The architecture is of Nagara Style, which is typical of North India. The temple is accompanied by a rectangular tank of water called Durga Kund. ("Kund" meaning a pond or pool.) The temple has multi-tiered spires and is stained red with ochre, signifying the red colour of Durga. The Kund was earlier connected to the river itself thus refreshing the water. This channel was later closed, leading to locked water which is replenished only by rain or drainage from the Temple. Every year on the occasion of Nag panchami, the act of depicting Lord Vishnu reclining on the coiled-up mystical snake or " Shesha" is repeated in the Kund.
Sankat Mochan Temple is dedicated to Lord Hanuman and is very popular with the local citizens. It is a place for many yearly religious as well as cultural festivals. On March 7, 2006, one of the three explosions carried out by Islamic militants hit the temple, while the aarti, in which numerous worshippers and wedding attendees participated, was in progress.
The new Vishwanath Temple, called Birla Mandir, mainly funded by Raja Birla of the Birla family of industrialists, was built as a replica of the old Kashi Vishwanath Temple. Planned by Pandit Madan Mohan Malaviya, the temple is part of the Banaras Hindu University, and stands for national revival. The temple is open to people of all castes and religions.
Arts and literature
A holy city, Varanasi does not take a backseat when it comes to fine arts and literature. Great Indian writers have lived in this city from Kabir, Ravi Das, Tulsidas who wrote much of his Ramayana here, Kulluka Bhatt who wrote the best known commentary of Manu here in 15th century and Bharatendu Harishchandra, later writers have been Jayshankar Prasad, Acharya Ram Chandra Shukla, Munshi Premchand, Jagannath Prasad Ratnakar, Devaki Nandan Khatri, Hazari Prasad Dwivedi, Tegh Ali, Kshetresa Chandra Chattopadhyaya, Vagish Shastri, Baldev Upadhyaya, Vidya Niwas Mishra, Kashi Nath Singh, Namvar Singh, Rudra Kashikeya, Nirgun among many other notables.
Art lovers and historians like Rai Krishnadas, his son Prof. Anand Krishna, musicians like Pt. Omkarnath Thakur,P t. Ravi Shankar, Ustad Bismillah Khan, Girija Devi, Siddheshwari Devi, Dr. Lalmani Misra and his son Dr. Gopal Shankar Misra, Dr. N. Rajam, Dr.Rajbhan Singh, Pt. Anokhelal, Pt. Samta Prasad, Kanthe Maharaj, Pt. M. V. Kalvint, Sitara Devi, Gopi Krishna, Pt. Kishan Maharaj, Rajan and Sajan Mishra, Mahadev Mishra and numerous others have kept the city alive to the spiritual aspect of fine arts apart from their ability to entertain. Numerous festivals are celebrated that preserve traditional styles of classical and folk culture. All night, open music concerts like ones organised at Sankat Mochan Temple, Hori, Kajri and Chaiti Mela, Budwa Mangal, are annual features that draw connoisseurs from all over.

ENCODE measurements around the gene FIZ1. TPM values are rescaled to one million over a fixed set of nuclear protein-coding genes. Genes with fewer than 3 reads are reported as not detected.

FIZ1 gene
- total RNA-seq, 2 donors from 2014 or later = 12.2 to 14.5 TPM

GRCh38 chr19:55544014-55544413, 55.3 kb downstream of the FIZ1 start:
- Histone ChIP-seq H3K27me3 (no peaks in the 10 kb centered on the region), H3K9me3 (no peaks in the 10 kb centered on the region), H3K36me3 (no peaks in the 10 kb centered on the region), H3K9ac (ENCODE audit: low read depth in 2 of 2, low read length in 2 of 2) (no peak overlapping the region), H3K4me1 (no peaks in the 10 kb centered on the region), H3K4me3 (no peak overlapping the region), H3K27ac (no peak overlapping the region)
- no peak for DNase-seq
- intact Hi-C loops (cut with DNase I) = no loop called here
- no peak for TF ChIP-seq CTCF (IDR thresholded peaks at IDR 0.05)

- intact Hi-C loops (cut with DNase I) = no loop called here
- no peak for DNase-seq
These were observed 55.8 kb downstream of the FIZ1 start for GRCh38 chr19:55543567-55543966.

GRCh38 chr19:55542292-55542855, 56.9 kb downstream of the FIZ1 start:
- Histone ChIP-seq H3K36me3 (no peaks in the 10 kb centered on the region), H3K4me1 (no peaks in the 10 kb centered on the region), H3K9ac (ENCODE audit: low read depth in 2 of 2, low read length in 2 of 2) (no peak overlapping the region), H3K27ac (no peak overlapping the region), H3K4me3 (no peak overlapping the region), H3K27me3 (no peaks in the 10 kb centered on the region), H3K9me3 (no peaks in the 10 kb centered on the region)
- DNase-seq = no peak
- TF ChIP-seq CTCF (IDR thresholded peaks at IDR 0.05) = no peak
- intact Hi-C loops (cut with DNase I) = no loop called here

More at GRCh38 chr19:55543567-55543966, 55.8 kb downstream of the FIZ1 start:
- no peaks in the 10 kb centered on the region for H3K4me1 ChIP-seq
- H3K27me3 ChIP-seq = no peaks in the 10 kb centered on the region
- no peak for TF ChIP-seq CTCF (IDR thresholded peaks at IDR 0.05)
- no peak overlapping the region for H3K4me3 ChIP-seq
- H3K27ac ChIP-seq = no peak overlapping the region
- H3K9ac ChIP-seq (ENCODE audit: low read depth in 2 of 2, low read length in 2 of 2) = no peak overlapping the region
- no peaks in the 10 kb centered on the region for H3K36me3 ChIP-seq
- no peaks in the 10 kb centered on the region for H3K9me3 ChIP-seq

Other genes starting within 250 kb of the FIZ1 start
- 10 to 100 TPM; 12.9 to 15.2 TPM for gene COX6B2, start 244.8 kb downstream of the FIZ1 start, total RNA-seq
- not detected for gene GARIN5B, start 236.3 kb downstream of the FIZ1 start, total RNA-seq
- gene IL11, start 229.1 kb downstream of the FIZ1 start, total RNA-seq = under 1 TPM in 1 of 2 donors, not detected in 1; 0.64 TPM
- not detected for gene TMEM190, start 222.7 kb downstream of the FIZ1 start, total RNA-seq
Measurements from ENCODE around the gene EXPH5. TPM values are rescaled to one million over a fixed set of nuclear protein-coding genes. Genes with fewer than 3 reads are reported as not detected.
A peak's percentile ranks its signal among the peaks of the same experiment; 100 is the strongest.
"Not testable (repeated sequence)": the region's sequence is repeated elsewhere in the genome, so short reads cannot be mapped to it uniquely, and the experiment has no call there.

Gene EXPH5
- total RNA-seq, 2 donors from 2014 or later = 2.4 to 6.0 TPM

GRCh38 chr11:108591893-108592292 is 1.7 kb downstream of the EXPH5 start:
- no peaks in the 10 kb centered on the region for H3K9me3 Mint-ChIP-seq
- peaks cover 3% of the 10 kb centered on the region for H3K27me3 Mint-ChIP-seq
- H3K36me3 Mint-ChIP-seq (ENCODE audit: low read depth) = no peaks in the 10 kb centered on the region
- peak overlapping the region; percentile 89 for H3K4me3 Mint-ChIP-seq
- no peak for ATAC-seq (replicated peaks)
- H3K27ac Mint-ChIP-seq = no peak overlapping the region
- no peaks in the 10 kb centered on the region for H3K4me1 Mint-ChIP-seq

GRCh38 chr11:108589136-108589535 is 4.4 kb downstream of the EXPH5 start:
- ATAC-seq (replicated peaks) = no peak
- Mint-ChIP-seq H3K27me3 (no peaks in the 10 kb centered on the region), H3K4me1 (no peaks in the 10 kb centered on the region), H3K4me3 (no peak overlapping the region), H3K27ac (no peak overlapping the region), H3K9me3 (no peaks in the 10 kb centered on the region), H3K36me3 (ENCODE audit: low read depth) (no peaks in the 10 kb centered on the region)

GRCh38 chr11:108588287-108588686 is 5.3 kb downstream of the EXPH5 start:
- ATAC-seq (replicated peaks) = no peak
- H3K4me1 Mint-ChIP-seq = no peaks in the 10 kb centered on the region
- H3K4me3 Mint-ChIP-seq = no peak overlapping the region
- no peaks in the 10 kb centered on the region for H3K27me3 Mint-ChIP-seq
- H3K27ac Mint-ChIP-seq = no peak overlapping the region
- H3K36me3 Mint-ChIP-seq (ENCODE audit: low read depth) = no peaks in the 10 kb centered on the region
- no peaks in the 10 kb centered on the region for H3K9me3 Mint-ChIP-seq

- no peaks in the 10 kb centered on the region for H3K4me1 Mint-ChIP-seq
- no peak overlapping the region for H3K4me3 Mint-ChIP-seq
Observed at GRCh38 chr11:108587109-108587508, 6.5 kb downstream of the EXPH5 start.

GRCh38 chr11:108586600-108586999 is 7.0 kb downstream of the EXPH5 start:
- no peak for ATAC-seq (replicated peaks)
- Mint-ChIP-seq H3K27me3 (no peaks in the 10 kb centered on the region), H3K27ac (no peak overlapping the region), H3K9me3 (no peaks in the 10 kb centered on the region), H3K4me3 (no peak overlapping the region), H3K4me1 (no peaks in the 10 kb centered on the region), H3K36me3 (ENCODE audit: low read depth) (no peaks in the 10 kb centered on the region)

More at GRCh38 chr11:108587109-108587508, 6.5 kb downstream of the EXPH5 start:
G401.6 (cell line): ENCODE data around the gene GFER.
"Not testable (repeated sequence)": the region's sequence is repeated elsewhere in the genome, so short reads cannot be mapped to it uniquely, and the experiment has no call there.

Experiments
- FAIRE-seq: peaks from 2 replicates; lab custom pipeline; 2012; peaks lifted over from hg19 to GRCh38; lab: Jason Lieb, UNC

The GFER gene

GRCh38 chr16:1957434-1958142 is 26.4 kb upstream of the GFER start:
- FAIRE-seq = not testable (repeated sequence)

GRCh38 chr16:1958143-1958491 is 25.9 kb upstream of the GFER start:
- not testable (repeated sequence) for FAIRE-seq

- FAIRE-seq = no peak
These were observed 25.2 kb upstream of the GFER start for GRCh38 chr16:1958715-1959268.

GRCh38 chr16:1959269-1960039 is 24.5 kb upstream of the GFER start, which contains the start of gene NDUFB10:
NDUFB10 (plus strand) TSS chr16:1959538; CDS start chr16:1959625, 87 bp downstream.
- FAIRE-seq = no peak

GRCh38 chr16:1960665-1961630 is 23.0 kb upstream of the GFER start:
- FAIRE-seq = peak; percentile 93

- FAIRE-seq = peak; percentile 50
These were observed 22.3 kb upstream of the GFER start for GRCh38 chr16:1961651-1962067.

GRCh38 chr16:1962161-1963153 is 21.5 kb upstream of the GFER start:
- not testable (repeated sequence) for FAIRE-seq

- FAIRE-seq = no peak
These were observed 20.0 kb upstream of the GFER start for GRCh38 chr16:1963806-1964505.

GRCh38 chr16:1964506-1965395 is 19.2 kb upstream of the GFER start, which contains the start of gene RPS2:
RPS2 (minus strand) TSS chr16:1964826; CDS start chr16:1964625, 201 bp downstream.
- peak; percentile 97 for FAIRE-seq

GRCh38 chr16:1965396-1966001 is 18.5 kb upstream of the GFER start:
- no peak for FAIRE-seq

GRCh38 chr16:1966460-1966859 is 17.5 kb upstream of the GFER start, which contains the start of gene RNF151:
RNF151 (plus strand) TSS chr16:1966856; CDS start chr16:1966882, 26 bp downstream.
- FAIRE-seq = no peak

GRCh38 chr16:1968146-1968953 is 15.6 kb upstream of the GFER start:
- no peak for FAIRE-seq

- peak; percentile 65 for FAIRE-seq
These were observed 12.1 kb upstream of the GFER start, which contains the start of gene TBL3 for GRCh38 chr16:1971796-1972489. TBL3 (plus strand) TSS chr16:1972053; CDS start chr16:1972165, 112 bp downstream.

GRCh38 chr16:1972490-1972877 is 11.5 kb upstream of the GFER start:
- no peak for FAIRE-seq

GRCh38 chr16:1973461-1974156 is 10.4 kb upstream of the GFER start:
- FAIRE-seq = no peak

Sushruta, the great surgeon and author of Sushruta Samhita, the Sanskrit text of surgery, also lived in Varanasi .
Varanasi has several small cottage industries, including Silk sari making, the production of textiles such as hand-woven carpets, and handicrafts. The Banarasi Pan (betel leaves) and Banarasi Khoa (a milk product, somewhat similar to cheese) are popular, and the related small-scale industries employ many people. Indian Railways runs a major diesel locomotive factory in Varanasi, Diesel Locomotive Works (DLW). The first Indian business house of Varanasi and Kanpur was the firm NihalChand KishoriLal established in the year 1857 which set up the fourth Oxygen plant in the country here by the name of Indian Air Gases Ltd. According to Macaulay, Varanasi was the "city which, in wealth, population, dignity and sanctity was among the foremost in Asia". He described the commercial importance saying "from the looms of Benaras went forth the most delicate silks that adorned the halls of St. James and of Versailles."
The population of Varanasi urban agglomeration in 2001 was 1,371,749; the sex ratio was 879 females every 1000 males. However, the area under Varanasi Municipal Corporation has a population of 1,100,748 with the sex ratio being 883 females for every 1000 males. The literacy rate in the urban agglomeration is 61.5% while that in the municipal corporation area is 61%. Approximately 138,000 people in the municipal area live in slums. The crime rate in the city in 2004 was 128.5 per 100,000 which is higher than Uttar Pradesh rate of 73.2 but lower than the national rate of 168.8.
Auto rickshaws and cycle rickshaws are the most widely available public transport within Varanasi. In outer regions of the city, mini-buses are common. Small boats and small steamers are used to cross the river Ganga.
Varanasi is well connected by air, rail and buses with all the main Indian cities. Its distance from Delhi is 776 km. The Babatpur airport is about 25 km from the city centre (about 45 minutes by taxi) and it is well connected to Delhi, Mumbai, Bangalore, Kolkata, and Nepal. All the major domestic Indian carriers, including Jet Airways, Kingfisher Airlines, Indian, Spicejet, and Alliance Air operate from here.
One of the major factors in Varanasi's sustained existence as an inhabited city is its role as an established transportation hub between different cities. Dating to ancient times, the city was connected to cities like Taxila, Gazipur, Pataliputra, Vaishali, Ayodhya, Gorakhpur, Agra etc.